Two new rulings by federal judges mean the Trump administration cannot move forward with a change that could restrict women's access to birth control coverage under the Affordable Care Act.

One ruling came down late Monday from a judge in Pennsylvania, in a suit brought by that state. It means the administration's plan is now blocked, nationwide, until the legal battle is done.

Earlier Monday, another judge's decision blocked the plan in New York, 12 other states, and Washington, D.C. State Attorney General Letitia James weighed in on the lawsuit involving New York, against several of President Trump's officials.

"We think the judge got it wrong for several reasons," said Alliance Defending Freedom Senior Counsel Kevin Theriot.  

Alliance Defending Freedom works with March for Life, an organization pushing back in the lawsuit. They are in favor of allowing rules that would let more employers opt-out of providing free birth control as part of health care coverage. 

"States do not have the right to impose a particular view of religion, of life on businesses either," said Theriot.  

While the Affordable Care Act includes religious exemptions for some businesses and organizations to not provide free contraceptives, the Trump Administration would expand those to include "moral convictions" as a basis.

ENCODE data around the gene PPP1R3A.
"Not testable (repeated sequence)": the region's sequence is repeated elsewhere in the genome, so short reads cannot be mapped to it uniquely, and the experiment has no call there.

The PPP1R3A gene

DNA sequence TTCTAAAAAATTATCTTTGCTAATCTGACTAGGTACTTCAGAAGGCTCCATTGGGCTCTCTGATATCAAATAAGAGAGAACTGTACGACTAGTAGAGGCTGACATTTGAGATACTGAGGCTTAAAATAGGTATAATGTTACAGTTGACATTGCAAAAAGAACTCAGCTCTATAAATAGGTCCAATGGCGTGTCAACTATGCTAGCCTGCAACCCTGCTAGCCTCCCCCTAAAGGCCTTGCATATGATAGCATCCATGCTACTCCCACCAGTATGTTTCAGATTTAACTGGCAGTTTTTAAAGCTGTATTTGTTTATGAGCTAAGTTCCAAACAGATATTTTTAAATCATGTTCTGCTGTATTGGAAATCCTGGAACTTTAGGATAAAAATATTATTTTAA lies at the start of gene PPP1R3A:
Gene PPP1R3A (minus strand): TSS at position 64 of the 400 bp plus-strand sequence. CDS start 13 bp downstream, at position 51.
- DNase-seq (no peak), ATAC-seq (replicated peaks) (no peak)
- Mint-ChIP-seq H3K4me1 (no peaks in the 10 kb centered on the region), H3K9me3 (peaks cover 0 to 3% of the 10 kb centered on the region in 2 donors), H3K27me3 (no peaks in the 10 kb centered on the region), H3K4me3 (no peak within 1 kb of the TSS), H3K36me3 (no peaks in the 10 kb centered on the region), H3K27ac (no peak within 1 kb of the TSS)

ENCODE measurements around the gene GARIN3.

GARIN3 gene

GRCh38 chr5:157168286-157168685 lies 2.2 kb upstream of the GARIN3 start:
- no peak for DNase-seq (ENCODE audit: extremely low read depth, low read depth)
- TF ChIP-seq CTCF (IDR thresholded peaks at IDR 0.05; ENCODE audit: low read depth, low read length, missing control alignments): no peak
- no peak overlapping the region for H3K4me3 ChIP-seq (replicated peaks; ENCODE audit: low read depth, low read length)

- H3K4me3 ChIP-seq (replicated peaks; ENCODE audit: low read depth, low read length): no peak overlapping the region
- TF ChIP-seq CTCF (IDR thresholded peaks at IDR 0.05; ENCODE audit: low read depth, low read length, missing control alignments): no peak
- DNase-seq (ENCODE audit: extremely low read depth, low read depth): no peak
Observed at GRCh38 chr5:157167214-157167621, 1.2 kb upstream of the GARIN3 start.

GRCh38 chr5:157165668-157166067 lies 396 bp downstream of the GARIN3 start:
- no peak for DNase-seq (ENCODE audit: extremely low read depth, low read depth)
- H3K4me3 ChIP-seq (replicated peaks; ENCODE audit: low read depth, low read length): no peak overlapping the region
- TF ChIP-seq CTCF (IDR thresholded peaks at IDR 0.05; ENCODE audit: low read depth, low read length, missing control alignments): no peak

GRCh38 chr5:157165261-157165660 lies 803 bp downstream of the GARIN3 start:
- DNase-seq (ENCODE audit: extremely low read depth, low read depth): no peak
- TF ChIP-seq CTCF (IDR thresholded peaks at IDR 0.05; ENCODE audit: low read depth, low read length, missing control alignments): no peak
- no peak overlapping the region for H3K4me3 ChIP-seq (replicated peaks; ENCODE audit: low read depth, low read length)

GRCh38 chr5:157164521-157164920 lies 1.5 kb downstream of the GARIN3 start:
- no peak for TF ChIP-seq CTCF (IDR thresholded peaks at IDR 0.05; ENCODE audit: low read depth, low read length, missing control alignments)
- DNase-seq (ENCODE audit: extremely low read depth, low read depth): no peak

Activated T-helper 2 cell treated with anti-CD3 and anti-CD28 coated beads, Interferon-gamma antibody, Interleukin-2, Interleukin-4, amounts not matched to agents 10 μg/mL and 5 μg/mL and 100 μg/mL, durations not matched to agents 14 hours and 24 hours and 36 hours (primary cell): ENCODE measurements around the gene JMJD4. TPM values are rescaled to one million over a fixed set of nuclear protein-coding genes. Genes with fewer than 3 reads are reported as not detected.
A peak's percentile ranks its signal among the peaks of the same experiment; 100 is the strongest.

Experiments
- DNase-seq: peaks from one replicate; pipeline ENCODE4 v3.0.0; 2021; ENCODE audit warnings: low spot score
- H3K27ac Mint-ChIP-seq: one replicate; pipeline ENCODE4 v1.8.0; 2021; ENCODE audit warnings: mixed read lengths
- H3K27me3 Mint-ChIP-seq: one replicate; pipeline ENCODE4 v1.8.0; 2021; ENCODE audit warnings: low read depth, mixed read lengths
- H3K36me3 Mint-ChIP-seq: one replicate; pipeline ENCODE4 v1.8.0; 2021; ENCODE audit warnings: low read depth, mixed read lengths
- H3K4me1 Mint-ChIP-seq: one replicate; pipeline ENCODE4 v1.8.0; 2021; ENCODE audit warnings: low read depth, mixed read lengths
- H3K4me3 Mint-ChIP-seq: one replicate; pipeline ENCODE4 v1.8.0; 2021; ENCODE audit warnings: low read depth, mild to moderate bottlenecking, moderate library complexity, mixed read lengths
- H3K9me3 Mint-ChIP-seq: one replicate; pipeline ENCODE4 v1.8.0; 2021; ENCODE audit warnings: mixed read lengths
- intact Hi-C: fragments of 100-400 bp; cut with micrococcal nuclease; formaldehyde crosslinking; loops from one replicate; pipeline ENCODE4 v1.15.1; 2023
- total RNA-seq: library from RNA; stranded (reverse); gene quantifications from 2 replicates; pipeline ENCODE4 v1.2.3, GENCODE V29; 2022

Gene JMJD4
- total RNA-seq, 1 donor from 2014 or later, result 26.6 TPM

"While we're relieved that the Trump-Pence rules will not go into effect to impact women's access to birth control, we're concerned about the pending litigation that's in place," said Planned Parenthood Mid-Hudson Valley Public Affairs Vice President Fran Fox-Pizzonia.  

The ADF says those who can't afford birth control can get it free from states because of a law called Title X. But those with Planned Parenthood say employees have a right to access. 

"Birth control is health care, and this is women's health. So, we need to really make sure that people are aware that this allows employers to dictate what kind of health people can access," said Fox-Pizzonia.  

"This is just a political ploy to try to force people who disagree with their view of abortion to participate in abortion," said Theriot of the states' lawsuit.  

The case involving New York State is expected to be back in court later this month.